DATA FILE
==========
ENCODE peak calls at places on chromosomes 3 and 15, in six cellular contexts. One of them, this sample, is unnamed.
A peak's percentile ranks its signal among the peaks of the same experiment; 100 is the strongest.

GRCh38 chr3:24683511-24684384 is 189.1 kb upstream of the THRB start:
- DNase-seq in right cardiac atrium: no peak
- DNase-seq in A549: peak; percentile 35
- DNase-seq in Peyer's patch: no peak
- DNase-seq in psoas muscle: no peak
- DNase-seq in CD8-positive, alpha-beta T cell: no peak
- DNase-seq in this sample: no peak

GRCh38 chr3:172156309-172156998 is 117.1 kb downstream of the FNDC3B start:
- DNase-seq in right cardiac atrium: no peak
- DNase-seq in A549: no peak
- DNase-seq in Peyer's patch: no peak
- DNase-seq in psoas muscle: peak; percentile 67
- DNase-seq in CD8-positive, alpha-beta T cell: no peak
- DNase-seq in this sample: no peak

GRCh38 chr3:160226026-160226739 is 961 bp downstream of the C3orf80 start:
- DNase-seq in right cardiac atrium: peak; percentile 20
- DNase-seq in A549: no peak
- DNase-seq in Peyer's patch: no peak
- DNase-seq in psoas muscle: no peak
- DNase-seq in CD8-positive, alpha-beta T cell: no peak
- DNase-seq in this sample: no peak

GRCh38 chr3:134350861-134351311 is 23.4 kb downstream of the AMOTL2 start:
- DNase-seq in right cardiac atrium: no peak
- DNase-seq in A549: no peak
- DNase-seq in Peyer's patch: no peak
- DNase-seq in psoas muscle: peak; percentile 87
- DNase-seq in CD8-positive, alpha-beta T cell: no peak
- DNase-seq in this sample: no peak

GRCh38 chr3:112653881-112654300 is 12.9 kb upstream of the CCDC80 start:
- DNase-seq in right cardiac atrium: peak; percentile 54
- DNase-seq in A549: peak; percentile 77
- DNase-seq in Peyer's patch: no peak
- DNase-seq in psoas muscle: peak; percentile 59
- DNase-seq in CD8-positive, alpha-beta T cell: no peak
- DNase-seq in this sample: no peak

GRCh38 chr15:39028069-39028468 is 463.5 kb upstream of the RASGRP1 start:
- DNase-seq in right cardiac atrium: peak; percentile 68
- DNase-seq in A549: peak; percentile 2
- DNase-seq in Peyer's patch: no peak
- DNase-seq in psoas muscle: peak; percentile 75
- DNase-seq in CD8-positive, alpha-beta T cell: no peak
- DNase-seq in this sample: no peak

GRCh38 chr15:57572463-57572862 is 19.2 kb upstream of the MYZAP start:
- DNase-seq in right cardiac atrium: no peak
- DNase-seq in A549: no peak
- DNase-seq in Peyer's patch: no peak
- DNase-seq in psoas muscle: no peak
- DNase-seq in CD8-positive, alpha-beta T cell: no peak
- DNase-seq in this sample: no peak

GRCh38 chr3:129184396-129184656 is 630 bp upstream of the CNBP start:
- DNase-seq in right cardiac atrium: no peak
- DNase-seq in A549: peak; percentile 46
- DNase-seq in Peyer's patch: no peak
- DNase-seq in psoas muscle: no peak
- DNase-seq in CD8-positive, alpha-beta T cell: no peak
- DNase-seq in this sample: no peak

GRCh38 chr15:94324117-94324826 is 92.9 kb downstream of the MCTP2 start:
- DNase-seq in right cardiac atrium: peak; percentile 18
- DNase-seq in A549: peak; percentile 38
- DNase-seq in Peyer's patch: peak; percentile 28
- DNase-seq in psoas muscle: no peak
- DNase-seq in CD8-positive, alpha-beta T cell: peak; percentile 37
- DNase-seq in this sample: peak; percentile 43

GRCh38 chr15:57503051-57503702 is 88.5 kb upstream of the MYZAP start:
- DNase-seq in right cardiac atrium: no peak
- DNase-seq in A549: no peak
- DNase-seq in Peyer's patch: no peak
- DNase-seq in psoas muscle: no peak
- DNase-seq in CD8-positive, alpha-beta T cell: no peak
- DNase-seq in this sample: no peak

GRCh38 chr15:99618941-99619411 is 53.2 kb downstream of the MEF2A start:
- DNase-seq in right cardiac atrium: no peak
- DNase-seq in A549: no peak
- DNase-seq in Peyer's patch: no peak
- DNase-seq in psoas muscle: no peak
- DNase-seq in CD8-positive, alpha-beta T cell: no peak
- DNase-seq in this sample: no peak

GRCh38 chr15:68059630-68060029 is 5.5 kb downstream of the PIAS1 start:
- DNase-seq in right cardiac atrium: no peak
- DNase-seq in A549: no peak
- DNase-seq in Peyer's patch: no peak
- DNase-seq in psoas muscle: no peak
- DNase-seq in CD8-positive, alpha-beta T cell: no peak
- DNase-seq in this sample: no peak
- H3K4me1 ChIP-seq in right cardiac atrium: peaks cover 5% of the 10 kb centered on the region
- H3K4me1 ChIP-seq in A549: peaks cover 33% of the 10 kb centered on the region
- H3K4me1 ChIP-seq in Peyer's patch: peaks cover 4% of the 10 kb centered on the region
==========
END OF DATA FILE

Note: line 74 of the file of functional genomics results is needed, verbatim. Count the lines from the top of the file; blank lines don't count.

- DNase-seq in right cardiac atrium: no peak